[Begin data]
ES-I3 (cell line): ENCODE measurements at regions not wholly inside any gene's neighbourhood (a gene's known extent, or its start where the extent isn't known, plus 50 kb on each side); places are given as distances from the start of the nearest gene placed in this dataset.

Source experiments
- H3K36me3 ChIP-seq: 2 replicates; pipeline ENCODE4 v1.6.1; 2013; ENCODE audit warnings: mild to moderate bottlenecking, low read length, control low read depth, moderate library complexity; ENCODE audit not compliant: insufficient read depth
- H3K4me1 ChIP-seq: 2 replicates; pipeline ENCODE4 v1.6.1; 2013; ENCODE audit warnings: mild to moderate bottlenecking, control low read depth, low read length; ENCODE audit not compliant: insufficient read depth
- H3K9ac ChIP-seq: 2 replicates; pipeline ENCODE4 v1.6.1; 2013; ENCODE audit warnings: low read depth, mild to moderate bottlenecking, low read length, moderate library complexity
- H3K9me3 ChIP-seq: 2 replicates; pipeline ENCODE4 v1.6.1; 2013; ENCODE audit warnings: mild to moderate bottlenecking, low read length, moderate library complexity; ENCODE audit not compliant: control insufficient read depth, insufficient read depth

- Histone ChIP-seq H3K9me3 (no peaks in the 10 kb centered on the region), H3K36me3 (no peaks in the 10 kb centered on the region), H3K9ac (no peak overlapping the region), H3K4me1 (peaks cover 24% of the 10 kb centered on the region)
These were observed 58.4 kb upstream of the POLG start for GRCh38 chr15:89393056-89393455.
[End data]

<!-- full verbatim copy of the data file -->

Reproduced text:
ES-I3 (cell line): ENCODE measurements at regions not wholly inside any gene's neighbourhood (a gene's known extent, or its start where the extent isn't known, plus 50 kb on each side); places are given as distances from the start of the nearest gene placed in this dataset.

Source experiments
- H3K36me3 ChIP-seq: 2 replicates; pipeline ENCODE4 v1.6.1; 2013; ENCODE audit warnings: mild to moderate bottlenecking, low read length, control low read depth, moderate library complexity; ENCODE audit not compliant: insufficient read depth
- H3K4me1 ChIP-seq: 2 replicates; pipeline ENCODE4 v1.6.1; 2013; ENCODE audit warnings: mild to moderate bottlenecking, control low read depth, low read length; ENCODE audit not compliant: insufficient read depth
- H3K9ac ChIP-seq: 2 replicates; pipeline ENCODE4 v1.6.1; 2013; ENCODE audit warnings: low read depth, mild to moderate bottlenecking, low read length, moderate library complexity
- H3K9me3 ChIP-seq: 2 replicates; pipeline ENCODE4 v1.6.1; 2013; ENCODE audit warnings: mild to moderate bottlenecking, low read length, moderate library complexity; ENCODE audit not compliant: control insufficient read depth, insufficient read depth

- Histone ChIP-seq H3K9me3 (no peaks in the 10 kb centered on the region), H3K36me3 (no peaks in the 10 kb centered on the region), H3K9ac (no peak overlapping the region), H3K4me1 (peaks cover 24% of the 10 kb centered on the region)
These were observed 58.4 kb upstream of the POLG start for GRCh38 chr15:89393056-89393455.